Bogdanoff’s obstinance on the issue was tough to take for those who’ve read studies like the one from the Virginia Tech Transportation Institute, which reported in 2009 that truckers who are texting are 23 times more likely to have a crash or near-crash event — or a University of Utah 2009 report that said drivers who text message are six times more likely to crash than drivers talking on a cell phone.

Last April, Kevin Blackwell, senior vice president of AAA Auto Club South in Tampa, said, “We are very disappointed that this lifesaving bill might not pass because of the personal opinion of one representative,” begging that she give the bill a fair hearing “or allow it to be withdrawn from her Council so it can be considered by the full House.”

But no dice.

Karen Morgan is manager of public policy for AAA Auto Club South. She says it’s too early to tell if the absence of Bogdanoff from that important House committee means the legislation is guaranteed passage in 2011. “We’re encouraged that some form of a bill — maybe a ban on novice drivers as least [happens]. I know several states at least have taken that approach and tried to chip away at it that way.”

Some states have banned texting for teenage drivers, about as modest a change in the law as you can get. AAA Auto Club South encourages people to use only hands-free phones in cars, but isn’t pushing for such legislation.

Ybor City-based House Democrat Betty Reed thinks that public sentiment is so strongly in favor of a texting-while-driving ban (a poll taken by the New York Times nationally in September of 2009 showed 90 percent support for such a ban), opposition like Bogdanoff’s might not do well with the voters.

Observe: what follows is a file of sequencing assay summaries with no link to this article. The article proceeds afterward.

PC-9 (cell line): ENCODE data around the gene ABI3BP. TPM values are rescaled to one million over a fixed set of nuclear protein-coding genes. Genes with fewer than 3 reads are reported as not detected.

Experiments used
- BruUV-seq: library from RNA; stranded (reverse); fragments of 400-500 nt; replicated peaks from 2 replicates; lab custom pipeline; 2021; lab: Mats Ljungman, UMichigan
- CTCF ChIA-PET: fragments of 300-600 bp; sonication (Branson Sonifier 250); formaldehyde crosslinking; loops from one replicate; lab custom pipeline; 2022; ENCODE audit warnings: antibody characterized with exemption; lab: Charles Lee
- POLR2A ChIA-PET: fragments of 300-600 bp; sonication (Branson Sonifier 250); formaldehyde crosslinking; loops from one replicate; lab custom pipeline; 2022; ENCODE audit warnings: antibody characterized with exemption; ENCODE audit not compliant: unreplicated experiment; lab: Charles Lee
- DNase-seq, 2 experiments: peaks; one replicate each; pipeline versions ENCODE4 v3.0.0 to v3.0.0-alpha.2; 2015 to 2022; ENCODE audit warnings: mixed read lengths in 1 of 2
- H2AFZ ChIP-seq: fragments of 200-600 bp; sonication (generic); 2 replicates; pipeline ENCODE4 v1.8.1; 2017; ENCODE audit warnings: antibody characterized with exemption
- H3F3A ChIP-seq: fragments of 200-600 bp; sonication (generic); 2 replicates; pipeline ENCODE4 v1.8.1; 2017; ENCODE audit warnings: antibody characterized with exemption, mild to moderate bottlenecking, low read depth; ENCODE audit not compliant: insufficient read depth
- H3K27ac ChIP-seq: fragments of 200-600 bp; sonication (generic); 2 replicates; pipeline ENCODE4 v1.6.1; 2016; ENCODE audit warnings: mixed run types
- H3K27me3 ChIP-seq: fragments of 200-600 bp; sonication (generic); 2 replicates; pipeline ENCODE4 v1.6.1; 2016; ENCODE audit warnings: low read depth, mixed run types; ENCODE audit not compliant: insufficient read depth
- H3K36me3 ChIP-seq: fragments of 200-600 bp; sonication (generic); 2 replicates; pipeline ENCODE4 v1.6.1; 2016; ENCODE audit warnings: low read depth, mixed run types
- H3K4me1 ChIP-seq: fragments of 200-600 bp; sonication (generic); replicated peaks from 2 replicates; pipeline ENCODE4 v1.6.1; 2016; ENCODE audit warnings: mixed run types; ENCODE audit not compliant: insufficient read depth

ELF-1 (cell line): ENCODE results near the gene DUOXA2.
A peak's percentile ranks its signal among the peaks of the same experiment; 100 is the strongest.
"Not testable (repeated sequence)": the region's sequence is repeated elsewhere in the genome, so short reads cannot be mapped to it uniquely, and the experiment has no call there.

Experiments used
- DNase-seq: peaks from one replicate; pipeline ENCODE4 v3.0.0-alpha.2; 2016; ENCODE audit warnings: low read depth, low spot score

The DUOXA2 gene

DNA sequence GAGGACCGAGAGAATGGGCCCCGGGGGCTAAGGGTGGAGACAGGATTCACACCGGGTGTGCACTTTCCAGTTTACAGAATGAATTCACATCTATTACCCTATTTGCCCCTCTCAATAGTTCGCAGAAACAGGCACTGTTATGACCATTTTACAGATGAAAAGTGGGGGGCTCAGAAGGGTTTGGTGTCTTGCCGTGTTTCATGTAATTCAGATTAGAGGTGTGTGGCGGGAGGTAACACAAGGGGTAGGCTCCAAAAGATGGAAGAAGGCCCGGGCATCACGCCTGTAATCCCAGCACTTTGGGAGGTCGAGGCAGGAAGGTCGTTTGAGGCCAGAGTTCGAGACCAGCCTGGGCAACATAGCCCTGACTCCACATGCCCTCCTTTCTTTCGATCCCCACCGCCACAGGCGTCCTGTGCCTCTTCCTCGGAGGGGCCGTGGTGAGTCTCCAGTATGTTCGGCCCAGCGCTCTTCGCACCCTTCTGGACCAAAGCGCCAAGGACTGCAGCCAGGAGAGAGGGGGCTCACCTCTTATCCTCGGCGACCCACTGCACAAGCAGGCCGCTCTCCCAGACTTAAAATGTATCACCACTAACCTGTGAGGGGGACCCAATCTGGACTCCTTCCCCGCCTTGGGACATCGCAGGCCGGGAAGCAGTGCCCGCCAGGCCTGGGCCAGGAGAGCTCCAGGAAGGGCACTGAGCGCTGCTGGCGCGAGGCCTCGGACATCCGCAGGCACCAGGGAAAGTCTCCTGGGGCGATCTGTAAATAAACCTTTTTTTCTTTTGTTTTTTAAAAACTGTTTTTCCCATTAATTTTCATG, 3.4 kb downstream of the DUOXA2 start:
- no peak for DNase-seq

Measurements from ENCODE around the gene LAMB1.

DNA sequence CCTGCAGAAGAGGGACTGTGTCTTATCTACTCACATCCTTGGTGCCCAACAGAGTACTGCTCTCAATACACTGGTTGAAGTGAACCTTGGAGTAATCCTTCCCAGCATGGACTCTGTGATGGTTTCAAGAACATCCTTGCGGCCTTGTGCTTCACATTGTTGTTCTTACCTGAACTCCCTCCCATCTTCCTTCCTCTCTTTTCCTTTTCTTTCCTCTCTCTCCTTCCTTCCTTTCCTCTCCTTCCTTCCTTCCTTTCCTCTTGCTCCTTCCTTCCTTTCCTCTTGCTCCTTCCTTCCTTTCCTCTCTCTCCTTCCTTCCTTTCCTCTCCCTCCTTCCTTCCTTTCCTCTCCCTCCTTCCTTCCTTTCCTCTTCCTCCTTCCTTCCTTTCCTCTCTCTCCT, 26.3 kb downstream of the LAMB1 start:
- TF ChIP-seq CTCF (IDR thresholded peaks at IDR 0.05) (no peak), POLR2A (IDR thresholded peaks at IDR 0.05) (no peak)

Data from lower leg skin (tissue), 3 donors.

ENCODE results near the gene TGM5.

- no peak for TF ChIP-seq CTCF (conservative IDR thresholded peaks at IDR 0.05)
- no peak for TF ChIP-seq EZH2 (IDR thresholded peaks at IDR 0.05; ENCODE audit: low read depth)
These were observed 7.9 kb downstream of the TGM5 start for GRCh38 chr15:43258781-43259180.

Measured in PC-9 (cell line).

“This seems to be the year that everybody is considering what the voters want, so this might be the year we get it passed,” Reed said.

Last week in the Polk County town of Davenport, the family of Heather Hurd gathered for an event that named a portion of U.S. 27 the Heather Hurd Memorial Highway. Three years ago, the 26-year-old woman was hit and killed by a truck driver who later admitted to authorities that he had been talking on a cell phone at the time.

That tragic event was hardly an anomaly. According to statistics produced by the National Highway Traffic Safety Administration (NHSTA), nearly 6,000 people died in 2008 and more than half a million were injured in crashes involving distracted or inattentive drivers.

Backed by those solemn statistics, Heather’s family fought to get a measure passed in their home state of Maryland. The bill, which bans the use of handheld cell phones in autos, made the state one of only eight in the country to have such a ban. (Drivers can still use cellphones under the law, but only with hands-free devices.)

A more moderate measure — banning texting while driving — is now the law in some 30 states. But a handful still have no sanctions at all restricting the use of cellphones — and Florida is one of those states. Several lawmakers say they hope to change that this spring.

But that’s what observers thought would happen in 2010.

Scroll to read more News Feature articles


Join Creative Loafing Tampa Bay Newsletters

Subscribe now to get the latest news delivered right to your inbox.